JPMorgan Books Record Quarter, Dimon Says Housing Has ‘Turned The Corner’
The talk Thursday was about potential criminal charges in the London Whale case, but JPMorgan Chase changed the narrative Friday morning by crushing the consensus earnings view with a record third-quarter.
Shares of the bank were up 1.7% in pre-market trading, after it booked $5.7 billion in net income on $25.9 billion in revenue for the July-September quarter. On a per-share basis, the bank earned $1.40, miles ahead of the Street’s $1.22 estimate. Profits were up 33.9% from a year ago.
The bank got a big boost from its mortgage business — excluding the impact of repurchase losses the units revenue was up 36% at $1.8 billion — and Jamie Dimon said the firm believes the housing market “has turned the corner.”
Wells Fargo, another bank benefiting from the comeback in the housing market, is also due to report earnings Friday morning.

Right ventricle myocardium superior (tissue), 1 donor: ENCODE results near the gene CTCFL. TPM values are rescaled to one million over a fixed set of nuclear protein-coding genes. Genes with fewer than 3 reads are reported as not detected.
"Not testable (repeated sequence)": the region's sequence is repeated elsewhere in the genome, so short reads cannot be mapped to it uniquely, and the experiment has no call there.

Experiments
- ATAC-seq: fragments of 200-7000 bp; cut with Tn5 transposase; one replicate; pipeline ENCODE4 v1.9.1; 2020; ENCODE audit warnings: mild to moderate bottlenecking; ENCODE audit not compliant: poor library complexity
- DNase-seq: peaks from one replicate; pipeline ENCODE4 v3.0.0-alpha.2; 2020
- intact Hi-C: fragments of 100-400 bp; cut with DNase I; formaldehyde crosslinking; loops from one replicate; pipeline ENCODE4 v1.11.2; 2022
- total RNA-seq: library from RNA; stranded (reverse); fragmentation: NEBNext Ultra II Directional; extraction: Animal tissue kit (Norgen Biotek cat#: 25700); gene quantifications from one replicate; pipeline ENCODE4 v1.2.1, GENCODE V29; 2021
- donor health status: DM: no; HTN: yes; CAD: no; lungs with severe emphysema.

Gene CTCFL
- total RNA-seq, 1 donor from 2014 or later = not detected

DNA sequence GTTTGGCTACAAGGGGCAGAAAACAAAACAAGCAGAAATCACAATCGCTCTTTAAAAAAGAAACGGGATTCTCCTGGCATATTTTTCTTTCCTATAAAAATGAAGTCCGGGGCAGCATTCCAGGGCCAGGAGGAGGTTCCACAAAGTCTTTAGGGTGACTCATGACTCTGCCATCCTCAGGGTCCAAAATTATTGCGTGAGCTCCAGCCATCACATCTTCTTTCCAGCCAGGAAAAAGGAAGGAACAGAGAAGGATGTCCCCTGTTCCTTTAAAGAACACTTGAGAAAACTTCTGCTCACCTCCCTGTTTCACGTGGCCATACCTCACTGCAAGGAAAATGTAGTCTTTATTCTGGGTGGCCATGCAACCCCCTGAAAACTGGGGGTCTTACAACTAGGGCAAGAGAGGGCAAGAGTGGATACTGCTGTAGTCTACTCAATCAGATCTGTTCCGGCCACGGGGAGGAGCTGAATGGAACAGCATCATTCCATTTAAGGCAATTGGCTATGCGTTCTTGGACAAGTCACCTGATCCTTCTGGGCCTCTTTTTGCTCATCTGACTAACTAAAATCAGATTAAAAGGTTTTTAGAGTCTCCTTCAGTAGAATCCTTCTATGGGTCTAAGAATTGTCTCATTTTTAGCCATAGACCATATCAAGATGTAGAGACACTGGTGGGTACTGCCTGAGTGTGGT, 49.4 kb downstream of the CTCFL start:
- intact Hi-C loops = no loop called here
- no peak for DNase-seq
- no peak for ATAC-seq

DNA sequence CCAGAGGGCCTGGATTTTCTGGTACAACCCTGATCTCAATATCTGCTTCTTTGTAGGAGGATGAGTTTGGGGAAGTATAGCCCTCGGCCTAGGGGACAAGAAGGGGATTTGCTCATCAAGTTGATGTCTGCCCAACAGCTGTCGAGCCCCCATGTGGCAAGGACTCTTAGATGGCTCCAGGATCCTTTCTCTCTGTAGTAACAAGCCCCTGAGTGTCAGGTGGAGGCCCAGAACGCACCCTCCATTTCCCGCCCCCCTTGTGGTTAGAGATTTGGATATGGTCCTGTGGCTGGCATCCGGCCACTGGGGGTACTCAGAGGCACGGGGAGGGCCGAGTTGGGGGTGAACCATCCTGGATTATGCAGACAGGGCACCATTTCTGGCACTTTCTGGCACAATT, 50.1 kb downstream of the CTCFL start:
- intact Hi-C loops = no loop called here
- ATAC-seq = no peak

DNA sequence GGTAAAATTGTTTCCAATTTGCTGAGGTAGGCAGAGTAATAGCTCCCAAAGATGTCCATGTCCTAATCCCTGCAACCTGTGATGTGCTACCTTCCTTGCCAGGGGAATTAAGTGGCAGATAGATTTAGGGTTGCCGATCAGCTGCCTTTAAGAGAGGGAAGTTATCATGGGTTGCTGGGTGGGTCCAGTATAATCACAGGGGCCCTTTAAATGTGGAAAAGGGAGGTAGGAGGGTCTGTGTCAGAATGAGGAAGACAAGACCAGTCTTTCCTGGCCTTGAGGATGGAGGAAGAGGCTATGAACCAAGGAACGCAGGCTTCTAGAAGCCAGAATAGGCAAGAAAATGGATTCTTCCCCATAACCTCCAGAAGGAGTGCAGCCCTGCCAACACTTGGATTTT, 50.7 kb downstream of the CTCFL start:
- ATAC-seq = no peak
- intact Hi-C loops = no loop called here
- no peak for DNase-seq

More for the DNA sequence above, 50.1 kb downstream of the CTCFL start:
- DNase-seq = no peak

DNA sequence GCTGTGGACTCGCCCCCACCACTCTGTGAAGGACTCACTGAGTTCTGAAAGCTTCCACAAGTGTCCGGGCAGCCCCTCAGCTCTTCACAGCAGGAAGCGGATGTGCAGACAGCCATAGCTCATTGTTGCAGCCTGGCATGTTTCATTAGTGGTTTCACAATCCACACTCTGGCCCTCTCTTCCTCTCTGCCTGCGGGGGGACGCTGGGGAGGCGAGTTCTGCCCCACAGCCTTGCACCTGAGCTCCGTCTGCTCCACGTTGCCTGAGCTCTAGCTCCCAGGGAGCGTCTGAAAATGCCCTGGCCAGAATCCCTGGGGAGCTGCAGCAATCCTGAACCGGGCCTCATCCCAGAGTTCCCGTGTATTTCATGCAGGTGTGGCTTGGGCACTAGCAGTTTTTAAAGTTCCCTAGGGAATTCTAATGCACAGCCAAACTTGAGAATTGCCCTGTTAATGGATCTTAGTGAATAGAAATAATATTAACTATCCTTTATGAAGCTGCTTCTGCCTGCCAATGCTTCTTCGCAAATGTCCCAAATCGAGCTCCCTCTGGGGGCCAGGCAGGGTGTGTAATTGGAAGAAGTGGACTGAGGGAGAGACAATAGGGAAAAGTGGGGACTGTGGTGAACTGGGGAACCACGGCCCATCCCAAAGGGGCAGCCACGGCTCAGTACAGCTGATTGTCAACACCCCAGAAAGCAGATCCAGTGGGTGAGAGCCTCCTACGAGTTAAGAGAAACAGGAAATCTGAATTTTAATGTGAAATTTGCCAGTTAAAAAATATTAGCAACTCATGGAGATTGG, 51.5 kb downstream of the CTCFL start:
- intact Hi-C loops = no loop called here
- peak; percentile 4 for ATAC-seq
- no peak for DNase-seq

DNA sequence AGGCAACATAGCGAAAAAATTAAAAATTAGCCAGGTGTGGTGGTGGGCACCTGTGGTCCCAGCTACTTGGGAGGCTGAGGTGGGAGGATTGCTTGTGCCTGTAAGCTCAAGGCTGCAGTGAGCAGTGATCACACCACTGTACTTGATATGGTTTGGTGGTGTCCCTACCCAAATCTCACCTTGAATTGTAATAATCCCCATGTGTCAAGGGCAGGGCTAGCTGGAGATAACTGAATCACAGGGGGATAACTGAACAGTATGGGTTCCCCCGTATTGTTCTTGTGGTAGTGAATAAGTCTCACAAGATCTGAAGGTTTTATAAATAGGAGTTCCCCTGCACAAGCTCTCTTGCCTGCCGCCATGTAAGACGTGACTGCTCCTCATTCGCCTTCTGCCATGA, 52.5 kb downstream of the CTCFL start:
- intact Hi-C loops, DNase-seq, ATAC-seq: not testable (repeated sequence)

Dimon, JPMorgan’s chairman and chief executive, touted the strength of the bank’s balance sheet, highlighting the firm’s estimated Basel III Tier 1 common capital ratio of 8.4%, up from 7.9% the prior quarter, and its Basel I capital ratio of 10.4%.
JPMorgan’s quarter was not without a few wrinkles, as headline results were impacted by special items both positive and negative.
Cutting mortgage loan loss reserves delivered a $900 million pretax benefit to boost earnings by 14 cents per share after tax, while extinguishing certain trust preferred securities delivered an $888 million benefit (14 cents per share after tax). On the other side of the ledger, the company took $825 million in charge-offs on certain residential loans (13 cents per share) and a $684 million pre-tax expense (11 cents per share) for additional litigation reserves.
All told, the net impact of the items added 4 cents per share to the bottom line. Excluding those items the bank’s third quarter still beat the Street’s expectations.
As for that London Whale, JPMorgan said the synthetic credit portfolio that blew a hole in its credibility earlier this year when it resulted in a massive surprise loss “experienced a modest loss” in the third quarter but not something material enough to be mentioned outside of the overall fixed-income reporting of its investment bank.